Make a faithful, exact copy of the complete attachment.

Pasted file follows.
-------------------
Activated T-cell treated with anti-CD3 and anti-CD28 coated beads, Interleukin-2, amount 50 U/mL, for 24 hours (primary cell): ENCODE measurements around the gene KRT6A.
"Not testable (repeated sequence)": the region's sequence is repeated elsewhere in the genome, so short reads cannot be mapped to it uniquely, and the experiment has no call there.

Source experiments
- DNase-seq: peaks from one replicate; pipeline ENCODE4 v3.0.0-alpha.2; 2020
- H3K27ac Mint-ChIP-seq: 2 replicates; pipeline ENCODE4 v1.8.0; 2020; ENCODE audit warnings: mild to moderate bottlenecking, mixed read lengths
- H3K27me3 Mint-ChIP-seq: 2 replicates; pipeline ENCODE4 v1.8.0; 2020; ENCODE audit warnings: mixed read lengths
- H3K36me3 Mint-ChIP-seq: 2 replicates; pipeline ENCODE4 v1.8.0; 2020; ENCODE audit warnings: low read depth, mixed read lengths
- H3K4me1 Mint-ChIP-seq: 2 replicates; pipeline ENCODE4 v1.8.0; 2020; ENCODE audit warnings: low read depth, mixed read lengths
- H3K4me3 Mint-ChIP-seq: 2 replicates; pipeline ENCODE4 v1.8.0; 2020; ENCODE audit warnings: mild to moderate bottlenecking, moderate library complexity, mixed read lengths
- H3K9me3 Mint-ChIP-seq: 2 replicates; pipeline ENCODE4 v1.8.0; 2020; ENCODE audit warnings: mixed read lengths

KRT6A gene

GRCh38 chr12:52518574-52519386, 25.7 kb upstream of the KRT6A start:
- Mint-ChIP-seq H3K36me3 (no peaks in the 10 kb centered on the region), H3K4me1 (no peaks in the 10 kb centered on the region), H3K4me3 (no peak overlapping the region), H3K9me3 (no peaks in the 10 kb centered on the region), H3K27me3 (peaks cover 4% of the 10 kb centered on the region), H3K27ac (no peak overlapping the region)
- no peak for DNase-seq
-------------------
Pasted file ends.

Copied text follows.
Activated T-cell treated with anti-CD3 and anti-CD28 coated beads, Interleukin-2, amount 50 U/mL, for 24 hours (primary cell): ENCODE measurements around the gene KRT6A.
"Not testable (repeated sequence)": the region's sequence is repeated elsewhere in the genome, so short reads cannot be mapped to it uniquely, and the experiment has no call there.

Source experiments
- DNase-seq: peaks from one replicate; pipeline ENCODE4 v3.0.0-alpha.2; 2020
- H3K27ac Mint-ChIP-seq: 2 replicates; pipeline ENCODE4 v1.8.0; 2020; ENCODE audit warnings: mild to moderate bottlenecking, mixed read lengths
- H3K27me3 Mint-ChIP-seq: 2 replicates; pipeline ENCODE4 v1.8.0; 2020; ENCODE audit warnings: mixed read lengths
- H3K36me3 Mint-ChIP-seq: 2 replicates; pipeline ENCODE4 v1.8.0; 2020; ENCODE audit warnings: low read depth, mixed read lengths
- H3K4me1 Mint-ChIP-seq: 2 replicates; pipeline ENCODE4 v1.8.0; 2020; ENCODE audit warnings: low read depth, mixed read lengths
- H3K4me3 Mint-ChIP-seq: 2 replicates; pipeline ENCODE4 v1.8.0; 2020; ENCODE audit warnings: mild to moderate bottlenecking, moderate library complexity, mixed read lengths
- H3K9me3 Mint-ChIP-seq: 2 replicates; pipeline ENCODE4 v1.8.0; 2020; ENCODE audit warnings: mixed read lengths

KRT6A gene

GRCh38 chr12:52518574-52519386, 25.7 kb upstream of the KRT6A start:
- Mint-ChIP-seq H3K36me3 (no peaks in the 10 kb centered on the region), H3K4me1 (no peaks in the 10 kb centered on the region), H3K4me3 (no peak overlapping the region), H3K9me3 (no peaks in the 10 kb centered on the region), H3K27me3 (peaks cover 4% of the 10 kb centered on the region), H3K27ac (no peak overlapping the region)
- no peak for DNase-seq